FIG. 12 is a perspective view of an electrosurgical pencil with an articulating electrode body in accordance with another embodiment of the present disclosure;

FIG. 13A is a perspective view in partial cross-section of an electrode body with a deployable blade in a first position, in accordance with another embodiment of the present disclosure;

FIG. 13B is a perspective view in partial cross-section of an electrode body of FIG. 13A with the deployable blade in a deployed position; and

FIG. 14 is a perspective view of a multi-functional bipolar resection apparatus with an articulating electrode body including a deployable blade, in accordance with another embodiment of the present disclosure.

DETAILED DESCRIPTION

Particular embodiments of the presently disclosed electrosurgical pencil configured for bipolar resection are described in detail with reference to the drawing figures wherein like reference numerals identify similar or identical elements. As used herein, the term “distal” refers to that portion which is further from the user while the term “proximal” refers to that portion which is closer to the user or clinician. The term “leading edge” refers to the most forward edge with respect to the direction of travel while the term “trailing edge” refers to the edge opposite the leading edge with respect to the direction of travel.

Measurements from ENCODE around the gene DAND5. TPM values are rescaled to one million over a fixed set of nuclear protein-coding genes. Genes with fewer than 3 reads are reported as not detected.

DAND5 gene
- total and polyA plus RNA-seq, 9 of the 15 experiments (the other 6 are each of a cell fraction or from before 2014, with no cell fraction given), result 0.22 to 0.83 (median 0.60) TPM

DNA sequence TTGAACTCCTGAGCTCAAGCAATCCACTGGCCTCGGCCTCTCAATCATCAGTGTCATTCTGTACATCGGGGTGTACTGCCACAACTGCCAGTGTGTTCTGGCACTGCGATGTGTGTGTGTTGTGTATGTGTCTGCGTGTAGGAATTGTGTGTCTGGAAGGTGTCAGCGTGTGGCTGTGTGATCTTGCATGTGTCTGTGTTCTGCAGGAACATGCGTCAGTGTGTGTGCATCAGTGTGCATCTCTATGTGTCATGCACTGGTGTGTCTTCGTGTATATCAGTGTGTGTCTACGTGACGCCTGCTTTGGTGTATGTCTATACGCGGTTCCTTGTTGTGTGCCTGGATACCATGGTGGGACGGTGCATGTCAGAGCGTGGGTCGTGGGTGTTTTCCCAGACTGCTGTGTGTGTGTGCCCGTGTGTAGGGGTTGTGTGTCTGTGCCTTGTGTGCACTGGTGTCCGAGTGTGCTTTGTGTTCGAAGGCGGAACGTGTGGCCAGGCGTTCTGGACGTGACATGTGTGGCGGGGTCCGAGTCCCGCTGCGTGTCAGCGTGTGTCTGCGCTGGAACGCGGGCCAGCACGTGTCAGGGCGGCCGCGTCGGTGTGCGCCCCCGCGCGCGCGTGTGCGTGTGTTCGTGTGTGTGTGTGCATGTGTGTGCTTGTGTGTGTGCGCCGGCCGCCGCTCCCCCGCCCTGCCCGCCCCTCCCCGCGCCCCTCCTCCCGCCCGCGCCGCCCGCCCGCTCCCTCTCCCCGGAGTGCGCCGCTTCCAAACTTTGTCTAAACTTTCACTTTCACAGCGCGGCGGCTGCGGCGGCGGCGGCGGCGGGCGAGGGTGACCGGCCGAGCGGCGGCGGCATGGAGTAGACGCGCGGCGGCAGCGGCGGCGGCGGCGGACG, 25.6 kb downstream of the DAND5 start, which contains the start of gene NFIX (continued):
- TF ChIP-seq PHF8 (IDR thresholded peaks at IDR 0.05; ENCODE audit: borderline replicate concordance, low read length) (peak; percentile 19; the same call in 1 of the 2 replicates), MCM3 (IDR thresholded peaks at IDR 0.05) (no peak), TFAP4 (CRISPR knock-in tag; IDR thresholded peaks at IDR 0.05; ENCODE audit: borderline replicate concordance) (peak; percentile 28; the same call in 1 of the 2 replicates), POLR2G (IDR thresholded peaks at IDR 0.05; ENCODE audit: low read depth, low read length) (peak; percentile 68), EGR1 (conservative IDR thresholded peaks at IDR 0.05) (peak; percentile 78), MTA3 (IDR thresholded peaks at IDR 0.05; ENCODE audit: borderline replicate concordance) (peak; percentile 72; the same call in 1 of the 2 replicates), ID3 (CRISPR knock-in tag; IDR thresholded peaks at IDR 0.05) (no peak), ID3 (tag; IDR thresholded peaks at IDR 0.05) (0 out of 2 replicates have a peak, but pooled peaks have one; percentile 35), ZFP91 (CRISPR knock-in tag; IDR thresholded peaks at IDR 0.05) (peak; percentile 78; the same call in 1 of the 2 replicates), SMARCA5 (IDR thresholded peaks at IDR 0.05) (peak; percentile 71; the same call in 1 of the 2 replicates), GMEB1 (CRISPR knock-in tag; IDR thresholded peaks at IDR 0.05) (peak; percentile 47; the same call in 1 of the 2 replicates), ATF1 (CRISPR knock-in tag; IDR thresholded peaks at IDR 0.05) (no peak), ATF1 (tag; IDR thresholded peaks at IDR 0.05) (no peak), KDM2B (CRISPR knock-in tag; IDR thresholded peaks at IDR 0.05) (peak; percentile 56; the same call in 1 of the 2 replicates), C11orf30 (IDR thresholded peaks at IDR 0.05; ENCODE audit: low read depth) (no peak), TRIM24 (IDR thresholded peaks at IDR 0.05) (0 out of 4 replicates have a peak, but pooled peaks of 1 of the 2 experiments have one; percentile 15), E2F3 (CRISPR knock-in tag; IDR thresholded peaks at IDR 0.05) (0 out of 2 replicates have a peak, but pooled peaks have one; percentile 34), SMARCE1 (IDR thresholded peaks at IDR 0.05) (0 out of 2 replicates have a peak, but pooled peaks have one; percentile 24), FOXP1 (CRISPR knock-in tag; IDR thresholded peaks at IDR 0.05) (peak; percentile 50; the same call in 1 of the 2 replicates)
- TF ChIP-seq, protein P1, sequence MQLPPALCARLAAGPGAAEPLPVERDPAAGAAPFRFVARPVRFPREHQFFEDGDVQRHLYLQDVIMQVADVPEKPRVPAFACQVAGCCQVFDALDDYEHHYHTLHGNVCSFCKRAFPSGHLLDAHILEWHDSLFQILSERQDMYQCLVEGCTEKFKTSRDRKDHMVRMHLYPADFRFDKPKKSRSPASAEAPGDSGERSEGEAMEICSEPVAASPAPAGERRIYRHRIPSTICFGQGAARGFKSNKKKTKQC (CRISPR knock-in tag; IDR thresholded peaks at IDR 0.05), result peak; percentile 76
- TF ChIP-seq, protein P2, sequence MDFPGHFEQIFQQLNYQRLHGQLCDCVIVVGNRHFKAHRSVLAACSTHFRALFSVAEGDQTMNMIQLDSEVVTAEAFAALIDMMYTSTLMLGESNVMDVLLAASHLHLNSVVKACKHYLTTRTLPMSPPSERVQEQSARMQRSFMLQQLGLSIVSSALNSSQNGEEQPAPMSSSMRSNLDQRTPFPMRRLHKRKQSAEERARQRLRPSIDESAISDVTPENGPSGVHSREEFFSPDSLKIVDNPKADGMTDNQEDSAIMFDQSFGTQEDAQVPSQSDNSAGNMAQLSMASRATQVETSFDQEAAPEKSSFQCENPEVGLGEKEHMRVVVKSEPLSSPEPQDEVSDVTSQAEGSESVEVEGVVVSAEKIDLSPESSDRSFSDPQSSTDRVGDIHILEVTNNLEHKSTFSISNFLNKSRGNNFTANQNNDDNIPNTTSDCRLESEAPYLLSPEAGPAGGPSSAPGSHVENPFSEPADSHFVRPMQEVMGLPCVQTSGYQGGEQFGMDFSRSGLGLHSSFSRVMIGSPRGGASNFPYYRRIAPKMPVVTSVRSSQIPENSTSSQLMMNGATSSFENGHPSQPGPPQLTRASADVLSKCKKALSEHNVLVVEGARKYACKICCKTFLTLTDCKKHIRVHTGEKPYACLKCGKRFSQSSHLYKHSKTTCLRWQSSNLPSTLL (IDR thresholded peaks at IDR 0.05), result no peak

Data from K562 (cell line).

FIG. 1 sets forth a perspective view of an electrosurgical system including an electrosurgical pencil 100 constructed for bipolar resection in accordance with one embodiment of the present disclosure. While the following description is directed towards electrosurgical pencils for bipolar resection, the features and concepts (or portions thereof) of the present disclosure may be applied to any electrosurgical type instrument, e.g., forceps, suction coagulators, vessel sealers, wands, etc. The construction, functionality and operation of electrosurgical pencils, with respect to use for bipolar resection, is described herein. Further details of the electrosurgical pencil are provided in commonly-owned U.S. Pat. No. 7,156,842 to Sartor et al.